More politicians would benefit from listening to young Australians’ valid and pressing political concerns.–Hannah Mansfield
Young Australians, especially those under eighteen, are becoming less interested in traditional politics. When you look at our politicians, it’s easy to see why.
The average age of a Federal Government minister is fifty-one, and they’re most likely to be rich white men with two homes and a law degree. Meanwhile, the average Australian teenager is still dependant on their parents and studying full time.
But young people are stepping up to take action on political issues. Compared to other age groups, they’re more likely to be politically active when it comes to causes that they care about, rather than political parties. Boycotting, signing petitions, and even making street art can be considered political acts.
My Honours year at Deakin University focusing on youth citizenship surrounding the 2019 School Strike for Climate.
Young Australians understand politics in different and unique ways, seeing themselves as distinct political citizens.
But the question remains: do our federal politicians even notice?
The 2019 School Strike for Climate
In September 2019, following the lead of climate-activist Greta Thunberg, school students Australia-wide organised massive protests calling for greater climate action.
An estimated 300,000+ students and adults attended one of the largest public demonstrations in the country since the 2003 anti-Iraq War marches.
Their movement was big on social media, where they used platforms such as Instagram and Facebook to promote these protests to their 100,000+ followers.
Caption: Young Australians are angry with the Prime Minister. Source: Instagram
The kids are not alright
My research analysed the 58 Instagram posts of School Strike for Climate Australia (SS4C) from August to October 2019, to gather information on how young people think about, act on and articulate their politics.
The results were surprising. Instead of trying to appear older and more powerful, SS4C actively endeavoured to appear more child-like. They drew strength from their innocence.
For example, when primary-school-aged children carry handmade signs asking the government to protect the environment, it becomes a difficult message to refute politically.
But they were also angry, especially with Prime Minister Scott Morrison. For these young Australians, Morrison represents how outdated politics is, reliant on the fossil fuel industry for capital.
Signs stating that Morrison has ‘no brain’ shows an innate distrust in formal politics. This is heightened when you look at the country’s voting age.
In Australia, although it’s legal for sixteen-year-olds to get married, pay tax, work full time, or serve in the army, they’re still not able to vote until they turn eighteen.
Multiple posts of young people holding megaphones and speaking in front of huge crowds showed them ‘speaking up’ and refusing to stay silent. They have more of a voice on the streets than they do in the Australian parliament.
Further, they were creative and funny. They advertised sign-making workshops, promoted wearing yellow to support the cause, and encouraged written jokes on placards for the march.
Some politicians heard the message, but not all listened
To compare the pair, from the same months in 2019, I pooled statements made in parliament that directly addressed the School Climate Strikes.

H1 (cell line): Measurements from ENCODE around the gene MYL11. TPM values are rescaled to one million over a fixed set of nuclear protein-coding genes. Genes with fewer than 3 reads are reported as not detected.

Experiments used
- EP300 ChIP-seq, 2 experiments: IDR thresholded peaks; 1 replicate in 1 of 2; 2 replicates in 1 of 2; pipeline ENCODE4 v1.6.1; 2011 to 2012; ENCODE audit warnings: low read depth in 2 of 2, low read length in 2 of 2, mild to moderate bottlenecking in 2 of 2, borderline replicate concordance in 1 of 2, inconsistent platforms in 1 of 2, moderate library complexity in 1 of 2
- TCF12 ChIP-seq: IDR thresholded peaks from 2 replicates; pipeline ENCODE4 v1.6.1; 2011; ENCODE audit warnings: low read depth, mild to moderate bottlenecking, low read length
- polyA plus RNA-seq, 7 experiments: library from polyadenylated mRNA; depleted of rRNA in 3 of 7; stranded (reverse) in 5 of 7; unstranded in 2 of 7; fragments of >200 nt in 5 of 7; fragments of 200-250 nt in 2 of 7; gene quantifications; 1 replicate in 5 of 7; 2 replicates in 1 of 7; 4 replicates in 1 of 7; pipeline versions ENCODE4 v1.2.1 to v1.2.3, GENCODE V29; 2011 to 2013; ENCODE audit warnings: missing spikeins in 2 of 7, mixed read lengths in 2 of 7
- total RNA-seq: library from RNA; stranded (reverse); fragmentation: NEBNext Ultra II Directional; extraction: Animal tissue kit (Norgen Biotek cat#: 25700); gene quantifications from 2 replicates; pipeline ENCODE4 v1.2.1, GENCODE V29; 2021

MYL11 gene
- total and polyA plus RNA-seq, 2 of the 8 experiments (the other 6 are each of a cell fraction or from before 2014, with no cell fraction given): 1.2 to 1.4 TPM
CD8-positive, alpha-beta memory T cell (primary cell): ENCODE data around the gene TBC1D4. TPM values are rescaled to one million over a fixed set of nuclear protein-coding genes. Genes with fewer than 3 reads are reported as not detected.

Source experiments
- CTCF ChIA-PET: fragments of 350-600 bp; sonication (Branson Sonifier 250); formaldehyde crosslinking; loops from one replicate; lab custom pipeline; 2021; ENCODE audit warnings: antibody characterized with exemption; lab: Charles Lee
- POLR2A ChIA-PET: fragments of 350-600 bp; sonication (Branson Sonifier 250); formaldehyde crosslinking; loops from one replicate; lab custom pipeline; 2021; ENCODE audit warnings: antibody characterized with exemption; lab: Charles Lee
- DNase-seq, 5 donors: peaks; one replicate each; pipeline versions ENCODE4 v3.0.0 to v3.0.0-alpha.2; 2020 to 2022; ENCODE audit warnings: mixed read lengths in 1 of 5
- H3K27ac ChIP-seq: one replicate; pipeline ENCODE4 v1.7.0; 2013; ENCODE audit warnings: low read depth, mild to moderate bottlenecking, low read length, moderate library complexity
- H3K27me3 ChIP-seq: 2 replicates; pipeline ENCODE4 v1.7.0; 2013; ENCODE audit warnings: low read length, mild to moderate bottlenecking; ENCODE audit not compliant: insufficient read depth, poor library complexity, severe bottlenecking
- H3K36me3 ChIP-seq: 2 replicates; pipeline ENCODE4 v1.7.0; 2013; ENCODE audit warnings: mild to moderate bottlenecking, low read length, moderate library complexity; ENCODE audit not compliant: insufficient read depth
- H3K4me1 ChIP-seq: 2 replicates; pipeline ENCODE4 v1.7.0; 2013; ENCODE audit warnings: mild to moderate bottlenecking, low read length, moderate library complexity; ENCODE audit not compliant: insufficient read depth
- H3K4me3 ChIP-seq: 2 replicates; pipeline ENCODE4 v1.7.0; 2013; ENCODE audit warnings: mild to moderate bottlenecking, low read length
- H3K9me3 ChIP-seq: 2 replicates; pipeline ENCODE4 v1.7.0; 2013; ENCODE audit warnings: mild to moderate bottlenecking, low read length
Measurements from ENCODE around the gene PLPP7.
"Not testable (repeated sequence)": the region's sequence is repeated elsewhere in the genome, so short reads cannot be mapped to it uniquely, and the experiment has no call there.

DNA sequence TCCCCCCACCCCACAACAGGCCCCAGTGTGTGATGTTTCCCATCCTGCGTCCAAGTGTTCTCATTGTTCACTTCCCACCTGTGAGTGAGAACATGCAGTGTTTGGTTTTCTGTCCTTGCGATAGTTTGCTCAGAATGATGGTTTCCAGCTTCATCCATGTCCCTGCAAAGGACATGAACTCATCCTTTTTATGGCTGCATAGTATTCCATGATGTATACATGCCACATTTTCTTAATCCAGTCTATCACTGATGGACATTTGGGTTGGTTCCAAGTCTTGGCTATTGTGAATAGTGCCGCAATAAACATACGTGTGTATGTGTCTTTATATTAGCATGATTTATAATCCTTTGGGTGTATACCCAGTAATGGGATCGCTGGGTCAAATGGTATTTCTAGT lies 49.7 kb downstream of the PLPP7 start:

The results were divided.
Out of the twenty statements, nine of them involved Australian Greens representatives.
Green’s senator Steele-John was the student’s biggest advocate, even moving that the Senate support the Climate Strikes.
Steele-John, along with Labor MP’s Chester, Mitchell, and Payne, all directly acknowledged students from their electorate. These politicians committed to bringing young Australian’s voices into parliament, when they lacked the agency to be there themselves.
Yet some still relied on old stereotypes to gain political points. In a speech to parliament, Labor MP Thistlethwaite called the Liberal party ‘infantile’ and ‘childish’. It was an odd way to defend the children who were marching, by referring to the other party as child-like.
Liberal MPs were more likely to criticise the students.
National MP, Keith Pitt, said, ‘I recall, as a schoolchild, that any opportunity to get out of school was a great opportunity.’
Later, political shock jock and then-Liberal MP, Craig Kelly, stated that students only attended the march because of their ‘desire to conform and fit in with the crowd’.
And what about the Prime Minister that the students were so angry with? Well, he didn’t appear to comment on the strikes at all in parliament.
Although Morrison had previously commented on the strikes, his silence in parliament was deafening.
Caption: Young Australians should be able to vote at a younger age. Source: Instagram
Politicians needs to listen to young people
There is a big divide in Australia between how young people see themselves as political citizens and how politicians view them.
As young people are more disillusioned with the Australian government, their trust in democracy falls.
A promising policy change would be the bill proposed to let those aged sixteen and seventeen vote on a voluntary basis. However, there needs to be greater political will before this bill might ever pass successfully.
In the meantime, with a 2022 Federal Election looming, more politicians would benefit from listening to young Australians’ valid and pressing political concerns.
Hannah Mansfield recently finished her Honours year at Deakin University focusing on youth citizenship surrounding the 2019 School Strike for Climate.